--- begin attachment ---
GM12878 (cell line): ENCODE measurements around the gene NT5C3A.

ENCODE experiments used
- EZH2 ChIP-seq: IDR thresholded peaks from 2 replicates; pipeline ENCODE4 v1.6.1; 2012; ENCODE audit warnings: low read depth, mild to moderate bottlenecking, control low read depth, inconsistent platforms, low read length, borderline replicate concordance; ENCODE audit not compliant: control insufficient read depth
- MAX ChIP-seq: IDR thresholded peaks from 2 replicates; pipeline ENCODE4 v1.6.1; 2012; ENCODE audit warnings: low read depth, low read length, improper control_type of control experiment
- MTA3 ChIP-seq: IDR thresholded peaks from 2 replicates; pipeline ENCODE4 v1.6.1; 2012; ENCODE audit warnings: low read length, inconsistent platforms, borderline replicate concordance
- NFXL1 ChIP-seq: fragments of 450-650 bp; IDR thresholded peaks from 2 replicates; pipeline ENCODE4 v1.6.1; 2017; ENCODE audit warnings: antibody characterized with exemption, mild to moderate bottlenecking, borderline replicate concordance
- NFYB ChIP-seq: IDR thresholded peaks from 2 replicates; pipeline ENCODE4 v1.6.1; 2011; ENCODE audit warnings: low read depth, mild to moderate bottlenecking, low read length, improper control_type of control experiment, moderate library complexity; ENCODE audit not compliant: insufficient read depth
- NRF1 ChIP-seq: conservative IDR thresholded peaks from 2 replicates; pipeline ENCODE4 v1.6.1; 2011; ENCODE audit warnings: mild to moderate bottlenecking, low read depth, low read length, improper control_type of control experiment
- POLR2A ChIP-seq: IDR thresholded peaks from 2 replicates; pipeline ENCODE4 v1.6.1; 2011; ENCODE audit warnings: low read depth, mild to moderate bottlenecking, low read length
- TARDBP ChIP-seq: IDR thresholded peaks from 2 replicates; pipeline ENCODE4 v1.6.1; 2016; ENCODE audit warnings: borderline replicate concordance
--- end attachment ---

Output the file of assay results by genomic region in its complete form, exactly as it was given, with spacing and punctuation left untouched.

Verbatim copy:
GM12878 (cell line): ENCODE measurements around the gene NT5C3A.

ENCODE experiments used
- EZH2 ChIP-seq: IDR thresholded peaks from 2 replicates; pipeline ENCODE4 v1.6.1; 2012; ENCODE audit warnings: low read depth, mild to moderate bottlenecking, control low read depth, inconsistent platforms, low read length, borderline replicate concordance; ENCODE audit not compliant: control insufficient read depth
- MAX ChIP-seq: IDR thresholded peaks from 2 replicates; pipeline ENCODE4 v1.6.1; 2012; ENCODE audit warnings: low read depth, low read length, improper control_type of control experiment
- MTA3 ChIP-seq: IDR thresholded peaks from 2 replicates; pipeline ENCODE4 v1.6.1; 2012; ENCODE audit warnings: low read length, inconsistent platforms, borderline replicate concordance
- NFXL1 ChIP-seq: fragments of 450-650 bp; IDR thresholded peaks from 2 replicates; pipeline ENCODE4 v1.6.1; 2017; ENCODE audit warnings: antibody characterized with exemption, mild to moderate bottlenecking, borderline replicate concordance
- NFYB ChIP-seq: IDR thresholded peaks from 2 replicates; pipeline ENCODE4 v1.6.1; 2011; ENCODE audit warnings: low read depth, mild to moderate bottlenecking, low read length, improper control_type of control experiment, moderate library complexity; ENCODE audit not compliant: insufficient read depth
- NRF1 ChIP-seq: conservative IDR thresholded peaks from 2 replicates; pipeline ENCODE4 v1.6.1; 2011; ENCODE audit warnings: mild to moderate bottlenecking, low read depth, low read length, improper control_type of control experiment
- POLR2A ChIP-seq: IDR thresholded peaks from 2 replicates; pipeline ENCODE4 v1.6.1; 2011; ENCODE audit warnings: low read depth, mild to moderate bottlenecking, low read length
- TARDBP ChIP-seq: IDR thresholded peaks from 2 replicates; pipeline ENCODE4 v1.6.1; 2016; ENCODE audit warnings: borderline replicate concordance